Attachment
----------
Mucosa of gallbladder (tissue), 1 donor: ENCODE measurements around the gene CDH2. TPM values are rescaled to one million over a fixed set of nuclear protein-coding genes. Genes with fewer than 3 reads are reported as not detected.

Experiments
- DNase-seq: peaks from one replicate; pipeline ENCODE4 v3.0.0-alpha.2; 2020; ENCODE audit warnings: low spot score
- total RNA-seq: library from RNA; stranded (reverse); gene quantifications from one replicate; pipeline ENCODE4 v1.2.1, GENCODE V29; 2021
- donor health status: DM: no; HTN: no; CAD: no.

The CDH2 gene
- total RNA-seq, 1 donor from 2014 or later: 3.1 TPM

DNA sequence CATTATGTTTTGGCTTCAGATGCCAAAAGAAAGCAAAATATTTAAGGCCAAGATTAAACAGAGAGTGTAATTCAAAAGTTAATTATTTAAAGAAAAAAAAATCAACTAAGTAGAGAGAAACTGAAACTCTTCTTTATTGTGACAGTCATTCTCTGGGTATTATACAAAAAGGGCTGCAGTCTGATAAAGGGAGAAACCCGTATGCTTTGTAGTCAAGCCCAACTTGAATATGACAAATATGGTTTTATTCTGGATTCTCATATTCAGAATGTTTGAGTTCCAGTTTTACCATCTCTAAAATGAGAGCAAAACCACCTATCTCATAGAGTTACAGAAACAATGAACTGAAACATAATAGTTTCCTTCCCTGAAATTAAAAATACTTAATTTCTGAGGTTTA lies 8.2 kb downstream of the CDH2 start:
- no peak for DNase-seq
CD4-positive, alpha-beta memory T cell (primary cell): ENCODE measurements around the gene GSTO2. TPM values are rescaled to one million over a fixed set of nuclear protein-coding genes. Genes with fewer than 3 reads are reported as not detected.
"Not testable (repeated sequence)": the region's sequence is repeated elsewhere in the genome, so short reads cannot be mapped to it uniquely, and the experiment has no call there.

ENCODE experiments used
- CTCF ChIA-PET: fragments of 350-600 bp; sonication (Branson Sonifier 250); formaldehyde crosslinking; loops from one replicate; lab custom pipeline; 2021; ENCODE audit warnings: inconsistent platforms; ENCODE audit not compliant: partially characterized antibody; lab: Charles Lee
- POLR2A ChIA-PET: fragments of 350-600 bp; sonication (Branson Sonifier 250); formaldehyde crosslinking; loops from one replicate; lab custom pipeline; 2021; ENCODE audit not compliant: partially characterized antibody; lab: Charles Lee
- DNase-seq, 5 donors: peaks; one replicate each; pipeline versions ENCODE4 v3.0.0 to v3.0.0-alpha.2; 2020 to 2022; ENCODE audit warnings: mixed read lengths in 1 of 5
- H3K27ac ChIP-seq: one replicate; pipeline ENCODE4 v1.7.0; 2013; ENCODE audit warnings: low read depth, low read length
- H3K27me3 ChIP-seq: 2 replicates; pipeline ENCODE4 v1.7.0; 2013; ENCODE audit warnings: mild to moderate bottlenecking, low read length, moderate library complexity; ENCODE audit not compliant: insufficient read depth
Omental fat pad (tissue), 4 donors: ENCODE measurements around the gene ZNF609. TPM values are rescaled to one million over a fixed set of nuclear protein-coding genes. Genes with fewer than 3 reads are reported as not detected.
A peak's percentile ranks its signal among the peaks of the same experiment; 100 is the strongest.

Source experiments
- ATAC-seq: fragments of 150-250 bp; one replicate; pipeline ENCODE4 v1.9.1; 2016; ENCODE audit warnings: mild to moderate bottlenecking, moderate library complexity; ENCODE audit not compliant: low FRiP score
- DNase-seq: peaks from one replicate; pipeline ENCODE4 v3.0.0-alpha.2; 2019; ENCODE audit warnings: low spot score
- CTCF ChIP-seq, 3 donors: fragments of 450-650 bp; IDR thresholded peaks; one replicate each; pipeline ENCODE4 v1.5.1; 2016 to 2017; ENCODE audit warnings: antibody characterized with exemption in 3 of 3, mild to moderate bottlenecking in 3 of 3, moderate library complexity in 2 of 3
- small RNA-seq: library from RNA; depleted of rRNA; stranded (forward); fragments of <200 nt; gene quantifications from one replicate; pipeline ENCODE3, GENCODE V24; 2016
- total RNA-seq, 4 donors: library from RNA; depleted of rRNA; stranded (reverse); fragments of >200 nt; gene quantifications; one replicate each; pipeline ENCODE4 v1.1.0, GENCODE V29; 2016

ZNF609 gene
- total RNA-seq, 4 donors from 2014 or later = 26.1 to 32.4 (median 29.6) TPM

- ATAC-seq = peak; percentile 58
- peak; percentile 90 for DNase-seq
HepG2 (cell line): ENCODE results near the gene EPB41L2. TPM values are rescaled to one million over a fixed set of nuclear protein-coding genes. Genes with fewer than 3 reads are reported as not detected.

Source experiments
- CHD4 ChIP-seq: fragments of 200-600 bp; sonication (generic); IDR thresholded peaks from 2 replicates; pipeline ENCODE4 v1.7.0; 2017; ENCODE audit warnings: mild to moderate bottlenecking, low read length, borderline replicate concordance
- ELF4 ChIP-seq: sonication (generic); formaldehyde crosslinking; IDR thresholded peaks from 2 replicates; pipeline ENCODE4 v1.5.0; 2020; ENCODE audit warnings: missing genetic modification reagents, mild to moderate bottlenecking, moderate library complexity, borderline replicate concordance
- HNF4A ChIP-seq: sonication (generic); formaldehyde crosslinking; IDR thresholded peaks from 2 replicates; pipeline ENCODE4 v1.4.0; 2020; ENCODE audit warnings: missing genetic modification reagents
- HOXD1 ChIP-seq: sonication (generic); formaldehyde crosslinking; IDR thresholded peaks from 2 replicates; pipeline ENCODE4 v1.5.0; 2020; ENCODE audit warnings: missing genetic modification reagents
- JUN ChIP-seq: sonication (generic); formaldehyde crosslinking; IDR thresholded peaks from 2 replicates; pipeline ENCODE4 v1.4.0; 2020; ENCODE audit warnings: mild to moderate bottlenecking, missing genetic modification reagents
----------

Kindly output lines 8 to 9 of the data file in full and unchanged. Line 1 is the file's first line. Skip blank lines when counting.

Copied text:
DNA sequence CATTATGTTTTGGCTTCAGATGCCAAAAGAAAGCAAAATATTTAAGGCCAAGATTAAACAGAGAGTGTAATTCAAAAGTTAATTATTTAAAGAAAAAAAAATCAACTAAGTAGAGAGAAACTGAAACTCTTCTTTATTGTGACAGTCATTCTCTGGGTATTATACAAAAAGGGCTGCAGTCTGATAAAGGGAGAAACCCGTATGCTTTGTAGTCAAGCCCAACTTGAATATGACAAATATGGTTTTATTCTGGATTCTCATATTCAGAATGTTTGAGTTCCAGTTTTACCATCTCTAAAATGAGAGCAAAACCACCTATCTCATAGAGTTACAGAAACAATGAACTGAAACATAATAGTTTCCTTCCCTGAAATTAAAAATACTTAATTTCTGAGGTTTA lies 8.2 kb downstream of the CDH2 start:
- no peak for DNase-seq